Anyway, got that done by noon. It got beastly hot this afternoon (100° but humidity made it feel hotter). No mosquitoes, and very few odes or butterflies. Pretty boring, but I got some watering done, pulled some of the weeds, serviced the hummingbird feeders, and many other chores. Days are always gone too fast. Tomorrow it's Lajitas or bust. Next day banding. After banding I have to go pick more apples, but will put them in the refrigerator until I can get to them Thursday. Wednesday going with Kelly to Madera Canyon to look for odes. That's at the Lawrence Woods Picnic Area. He photographed a Painted Damsel there the other day. I have never gotten a good enough look at one, or a photo, so looking forward to that.

Today I took a bunch of photos of an amberwing but don't know yet if it's a Mexican or an Eastern Amberwing. I sent it to an expert. Will update this when I find out.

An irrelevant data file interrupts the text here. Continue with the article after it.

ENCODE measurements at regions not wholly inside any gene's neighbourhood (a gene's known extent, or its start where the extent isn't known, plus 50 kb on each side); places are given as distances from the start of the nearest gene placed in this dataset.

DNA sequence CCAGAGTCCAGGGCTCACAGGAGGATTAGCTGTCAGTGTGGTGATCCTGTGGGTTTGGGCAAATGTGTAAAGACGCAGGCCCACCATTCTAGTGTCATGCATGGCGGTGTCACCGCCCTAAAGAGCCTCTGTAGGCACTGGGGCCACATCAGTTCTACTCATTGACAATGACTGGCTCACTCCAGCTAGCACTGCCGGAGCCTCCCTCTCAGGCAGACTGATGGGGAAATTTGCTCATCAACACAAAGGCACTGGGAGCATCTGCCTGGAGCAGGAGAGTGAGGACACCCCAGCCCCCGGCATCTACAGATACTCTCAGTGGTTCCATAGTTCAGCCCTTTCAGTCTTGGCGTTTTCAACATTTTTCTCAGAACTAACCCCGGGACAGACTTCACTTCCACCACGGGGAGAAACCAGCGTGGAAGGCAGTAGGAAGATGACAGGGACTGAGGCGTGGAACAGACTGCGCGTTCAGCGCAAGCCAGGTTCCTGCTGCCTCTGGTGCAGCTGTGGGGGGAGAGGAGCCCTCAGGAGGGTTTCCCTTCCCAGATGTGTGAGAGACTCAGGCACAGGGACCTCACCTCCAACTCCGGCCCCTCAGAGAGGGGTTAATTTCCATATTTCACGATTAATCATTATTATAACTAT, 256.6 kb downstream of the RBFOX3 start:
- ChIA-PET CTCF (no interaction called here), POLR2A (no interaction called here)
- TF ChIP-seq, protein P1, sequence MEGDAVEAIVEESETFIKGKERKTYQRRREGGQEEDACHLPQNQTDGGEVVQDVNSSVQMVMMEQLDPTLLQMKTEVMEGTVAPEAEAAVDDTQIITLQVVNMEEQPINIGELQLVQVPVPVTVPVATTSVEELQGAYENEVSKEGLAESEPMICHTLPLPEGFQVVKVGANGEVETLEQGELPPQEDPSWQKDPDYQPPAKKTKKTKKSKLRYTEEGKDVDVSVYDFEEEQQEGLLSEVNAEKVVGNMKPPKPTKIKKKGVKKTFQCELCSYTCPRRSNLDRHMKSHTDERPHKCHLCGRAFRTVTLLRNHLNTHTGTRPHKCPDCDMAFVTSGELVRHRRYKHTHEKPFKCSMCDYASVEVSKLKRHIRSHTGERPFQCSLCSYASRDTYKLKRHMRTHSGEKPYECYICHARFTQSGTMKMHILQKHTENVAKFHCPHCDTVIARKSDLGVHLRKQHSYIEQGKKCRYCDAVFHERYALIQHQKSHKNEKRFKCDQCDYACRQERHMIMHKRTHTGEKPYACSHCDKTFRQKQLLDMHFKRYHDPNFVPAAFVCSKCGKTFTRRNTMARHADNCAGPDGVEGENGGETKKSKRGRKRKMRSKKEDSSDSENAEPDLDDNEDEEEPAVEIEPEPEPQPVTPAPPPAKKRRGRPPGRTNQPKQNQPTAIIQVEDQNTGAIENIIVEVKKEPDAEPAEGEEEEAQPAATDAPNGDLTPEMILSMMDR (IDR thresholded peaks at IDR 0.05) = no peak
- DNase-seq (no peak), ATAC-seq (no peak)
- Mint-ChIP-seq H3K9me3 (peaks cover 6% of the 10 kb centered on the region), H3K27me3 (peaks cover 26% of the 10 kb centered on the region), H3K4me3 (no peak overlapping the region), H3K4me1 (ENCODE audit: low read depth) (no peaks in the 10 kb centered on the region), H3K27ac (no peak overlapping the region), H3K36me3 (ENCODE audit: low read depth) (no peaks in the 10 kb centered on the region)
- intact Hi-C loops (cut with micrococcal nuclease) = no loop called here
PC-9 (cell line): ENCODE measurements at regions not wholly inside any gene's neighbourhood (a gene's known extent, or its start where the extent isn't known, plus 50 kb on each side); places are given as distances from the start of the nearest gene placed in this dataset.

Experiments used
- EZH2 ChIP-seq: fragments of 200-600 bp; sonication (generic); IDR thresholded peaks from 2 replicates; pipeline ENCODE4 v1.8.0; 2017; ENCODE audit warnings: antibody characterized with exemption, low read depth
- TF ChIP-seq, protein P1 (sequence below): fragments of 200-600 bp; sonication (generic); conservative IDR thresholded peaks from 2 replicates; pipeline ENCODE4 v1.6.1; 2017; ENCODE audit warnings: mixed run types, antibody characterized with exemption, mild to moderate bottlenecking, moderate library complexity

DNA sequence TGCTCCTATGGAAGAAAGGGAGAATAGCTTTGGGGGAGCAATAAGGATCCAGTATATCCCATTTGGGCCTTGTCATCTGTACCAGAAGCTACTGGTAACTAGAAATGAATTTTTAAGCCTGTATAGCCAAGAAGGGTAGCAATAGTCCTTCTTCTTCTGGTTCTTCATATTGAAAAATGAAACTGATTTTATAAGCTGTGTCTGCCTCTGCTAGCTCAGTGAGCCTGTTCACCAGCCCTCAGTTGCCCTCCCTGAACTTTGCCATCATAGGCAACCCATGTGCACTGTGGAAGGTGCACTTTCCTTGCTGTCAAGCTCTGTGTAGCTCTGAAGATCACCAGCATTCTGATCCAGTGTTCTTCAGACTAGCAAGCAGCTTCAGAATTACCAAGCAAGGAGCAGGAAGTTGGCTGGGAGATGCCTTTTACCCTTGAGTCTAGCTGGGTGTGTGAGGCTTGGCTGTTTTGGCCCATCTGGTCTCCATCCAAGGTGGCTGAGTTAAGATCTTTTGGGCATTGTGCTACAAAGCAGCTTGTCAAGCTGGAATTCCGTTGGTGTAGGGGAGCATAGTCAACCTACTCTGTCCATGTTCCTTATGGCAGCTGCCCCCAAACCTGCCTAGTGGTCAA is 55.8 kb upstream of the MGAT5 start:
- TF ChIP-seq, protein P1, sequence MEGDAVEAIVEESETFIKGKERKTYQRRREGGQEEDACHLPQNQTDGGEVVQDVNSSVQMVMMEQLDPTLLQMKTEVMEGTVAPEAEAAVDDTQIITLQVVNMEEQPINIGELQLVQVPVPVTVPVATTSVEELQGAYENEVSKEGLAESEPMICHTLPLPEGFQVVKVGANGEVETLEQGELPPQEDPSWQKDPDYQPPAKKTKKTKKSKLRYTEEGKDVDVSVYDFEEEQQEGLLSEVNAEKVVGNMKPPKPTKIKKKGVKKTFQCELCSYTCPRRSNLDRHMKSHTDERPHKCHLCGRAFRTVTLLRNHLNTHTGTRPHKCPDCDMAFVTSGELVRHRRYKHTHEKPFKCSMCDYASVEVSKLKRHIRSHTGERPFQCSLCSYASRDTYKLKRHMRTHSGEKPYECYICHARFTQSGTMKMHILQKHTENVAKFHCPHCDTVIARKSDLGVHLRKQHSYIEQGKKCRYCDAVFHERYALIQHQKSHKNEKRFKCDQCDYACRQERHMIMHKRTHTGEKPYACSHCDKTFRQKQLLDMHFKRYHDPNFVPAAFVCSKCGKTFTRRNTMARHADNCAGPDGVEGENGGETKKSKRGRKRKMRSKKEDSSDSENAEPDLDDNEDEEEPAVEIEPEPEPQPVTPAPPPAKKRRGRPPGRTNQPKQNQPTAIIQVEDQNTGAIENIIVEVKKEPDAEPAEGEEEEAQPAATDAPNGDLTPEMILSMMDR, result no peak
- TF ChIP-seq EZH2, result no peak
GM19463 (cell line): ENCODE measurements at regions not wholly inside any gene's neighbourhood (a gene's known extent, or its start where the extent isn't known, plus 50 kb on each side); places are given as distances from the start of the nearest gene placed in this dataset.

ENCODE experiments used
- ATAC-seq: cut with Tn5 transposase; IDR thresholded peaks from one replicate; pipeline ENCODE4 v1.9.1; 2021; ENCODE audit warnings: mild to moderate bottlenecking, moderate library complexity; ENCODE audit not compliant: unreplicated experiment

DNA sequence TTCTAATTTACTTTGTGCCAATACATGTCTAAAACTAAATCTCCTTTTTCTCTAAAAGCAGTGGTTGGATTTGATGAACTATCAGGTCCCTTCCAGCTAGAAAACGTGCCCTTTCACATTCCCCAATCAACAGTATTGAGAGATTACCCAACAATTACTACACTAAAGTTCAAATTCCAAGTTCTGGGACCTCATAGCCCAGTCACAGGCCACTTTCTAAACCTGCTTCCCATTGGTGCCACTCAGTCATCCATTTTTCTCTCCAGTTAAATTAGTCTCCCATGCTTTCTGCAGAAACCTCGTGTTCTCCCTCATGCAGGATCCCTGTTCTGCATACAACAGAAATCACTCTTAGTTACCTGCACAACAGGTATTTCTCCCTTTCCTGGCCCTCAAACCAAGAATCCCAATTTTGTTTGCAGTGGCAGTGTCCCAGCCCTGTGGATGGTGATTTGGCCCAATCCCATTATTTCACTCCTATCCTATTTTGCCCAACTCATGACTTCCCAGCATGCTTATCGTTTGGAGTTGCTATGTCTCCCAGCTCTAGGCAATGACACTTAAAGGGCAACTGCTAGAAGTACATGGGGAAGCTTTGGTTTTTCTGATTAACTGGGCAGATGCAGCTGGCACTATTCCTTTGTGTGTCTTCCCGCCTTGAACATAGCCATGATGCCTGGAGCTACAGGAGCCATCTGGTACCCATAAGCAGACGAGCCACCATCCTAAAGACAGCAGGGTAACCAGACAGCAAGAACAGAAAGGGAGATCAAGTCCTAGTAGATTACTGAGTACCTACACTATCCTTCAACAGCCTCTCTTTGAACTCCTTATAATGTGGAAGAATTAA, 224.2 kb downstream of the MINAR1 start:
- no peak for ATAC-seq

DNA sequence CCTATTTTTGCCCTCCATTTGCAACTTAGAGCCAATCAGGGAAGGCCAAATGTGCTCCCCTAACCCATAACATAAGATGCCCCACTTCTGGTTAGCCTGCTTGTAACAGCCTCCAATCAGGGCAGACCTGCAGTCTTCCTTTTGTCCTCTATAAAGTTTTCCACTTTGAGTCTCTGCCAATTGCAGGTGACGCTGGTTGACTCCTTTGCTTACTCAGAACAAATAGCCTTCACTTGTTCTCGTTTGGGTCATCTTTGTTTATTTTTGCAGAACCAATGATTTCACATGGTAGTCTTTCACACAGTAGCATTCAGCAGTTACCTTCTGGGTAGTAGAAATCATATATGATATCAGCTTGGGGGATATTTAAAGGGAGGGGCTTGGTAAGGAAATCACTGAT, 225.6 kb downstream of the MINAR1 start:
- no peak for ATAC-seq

July 28: Some experts say it's an Eastern, but a leading expert, who I won't name, said he'd call it a Mexican Amberwing. 

Saturday, July 25, 2015

Mosquitoes gone!

The last couple of days the mosquitoes are gone from our ponds in town and the dragonfly numbers are way lower. Guess when they run out of mosquitoes they go elsewhere. Maybe I shouldn't hate mosquitoes... quite so much anyway. It's not as if I get welts from their bites either.

Here's a female Orange Sulphur that I tried unsuccessfully to make into a Clouded Sulphur, which would have been a lifer for me. The dark dots near the fringe of the forewing disabused me of that notion though.